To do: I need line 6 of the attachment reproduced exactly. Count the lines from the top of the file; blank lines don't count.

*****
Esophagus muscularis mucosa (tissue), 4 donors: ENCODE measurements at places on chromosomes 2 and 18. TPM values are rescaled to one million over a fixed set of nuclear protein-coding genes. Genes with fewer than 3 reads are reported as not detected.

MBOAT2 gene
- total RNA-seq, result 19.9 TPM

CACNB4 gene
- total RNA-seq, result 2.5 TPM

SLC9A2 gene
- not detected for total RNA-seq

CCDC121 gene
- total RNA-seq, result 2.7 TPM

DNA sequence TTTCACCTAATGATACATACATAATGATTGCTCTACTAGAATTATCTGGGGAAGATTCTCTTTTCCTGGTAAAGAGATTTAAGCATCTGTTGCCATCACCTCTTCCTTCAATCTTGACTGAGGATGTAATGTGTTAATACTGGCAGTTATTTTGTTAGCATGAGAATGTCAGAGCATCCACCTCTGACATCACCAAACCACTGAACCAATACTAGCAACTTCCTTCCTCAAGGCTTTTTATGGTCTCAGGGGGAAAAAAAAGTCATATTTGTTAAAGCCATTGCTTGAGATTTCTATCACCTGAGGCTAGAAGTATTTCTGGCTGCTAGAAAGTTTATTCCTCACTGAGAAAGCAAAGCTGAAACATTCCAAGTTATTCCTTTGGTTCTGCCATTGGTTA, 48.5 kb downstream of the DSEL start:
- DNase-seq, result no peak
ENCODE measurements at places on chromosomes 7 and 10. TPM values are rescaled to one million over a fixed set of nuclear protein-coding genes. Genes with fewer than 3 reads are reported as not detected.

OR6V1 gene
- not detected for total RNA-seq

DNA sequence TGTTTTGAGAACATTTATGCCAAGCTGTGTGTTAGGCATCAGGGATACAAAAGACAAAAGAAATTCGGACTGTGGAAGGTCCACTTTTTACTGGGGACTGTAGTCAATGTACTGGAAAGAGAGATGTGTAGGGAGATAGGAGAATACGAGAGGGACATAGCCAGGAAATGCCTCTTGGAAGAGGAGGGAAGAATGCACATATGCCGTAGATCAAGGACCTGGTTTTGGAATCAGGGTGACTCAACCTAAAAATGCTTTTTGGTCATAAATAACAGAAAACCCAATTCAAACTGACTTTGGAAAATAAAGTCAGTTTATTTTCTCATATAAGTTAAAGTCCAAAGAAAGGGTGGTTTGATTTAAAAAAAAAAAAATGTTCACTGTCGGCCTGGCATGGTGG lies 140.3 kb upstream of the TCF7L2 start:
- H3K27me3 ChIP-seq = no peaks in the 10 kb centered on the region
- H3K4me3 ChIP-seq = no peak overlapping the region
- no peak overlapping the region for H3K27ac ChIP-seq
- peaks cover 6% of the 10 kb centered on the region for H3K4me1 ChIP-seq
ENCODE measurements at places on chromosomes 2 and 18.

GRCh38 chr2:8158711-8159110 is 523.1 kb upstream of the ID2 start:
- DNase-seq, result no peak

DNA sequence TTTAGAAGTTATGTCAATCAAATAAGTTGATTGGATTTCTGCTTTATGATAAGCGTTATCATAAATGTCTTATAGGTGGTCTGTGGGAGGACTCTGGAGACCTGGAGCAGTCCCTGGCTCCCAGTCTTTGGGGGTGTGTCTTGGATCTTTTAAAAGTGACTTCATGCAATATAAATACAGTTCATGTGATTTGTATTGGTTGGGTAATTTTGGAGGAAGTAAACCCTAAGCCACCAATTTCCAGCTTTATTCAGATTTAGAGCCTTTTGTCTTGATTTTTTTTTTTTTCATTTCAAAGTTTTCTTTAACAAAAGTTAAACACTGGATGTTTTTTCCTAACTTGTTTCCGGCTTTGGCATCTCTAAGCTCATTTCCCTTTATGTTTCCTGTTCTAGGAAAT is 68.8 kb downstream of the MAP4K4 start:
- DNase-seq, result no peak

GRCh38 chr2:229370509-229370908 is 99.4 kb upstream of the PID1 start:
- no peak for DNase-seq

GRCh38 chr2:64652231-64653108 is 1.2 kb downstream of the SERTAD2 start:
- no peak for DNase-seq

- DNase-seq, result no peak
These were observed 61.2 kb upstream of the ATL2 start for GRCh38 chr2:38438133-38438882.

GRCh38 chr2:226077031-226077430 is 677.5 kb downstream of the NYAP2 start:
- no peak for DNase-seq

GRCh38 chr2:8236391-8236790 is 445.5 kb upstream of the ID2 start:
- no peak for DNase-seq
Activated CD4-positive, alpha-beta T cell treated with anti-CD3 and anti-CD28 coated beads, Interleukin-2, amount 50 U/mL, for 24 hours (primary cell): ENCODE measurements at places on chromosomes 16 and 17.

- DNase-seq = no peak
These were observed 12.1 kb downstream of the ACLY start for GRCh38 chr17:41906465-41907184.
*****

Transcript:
SLC9A2 gene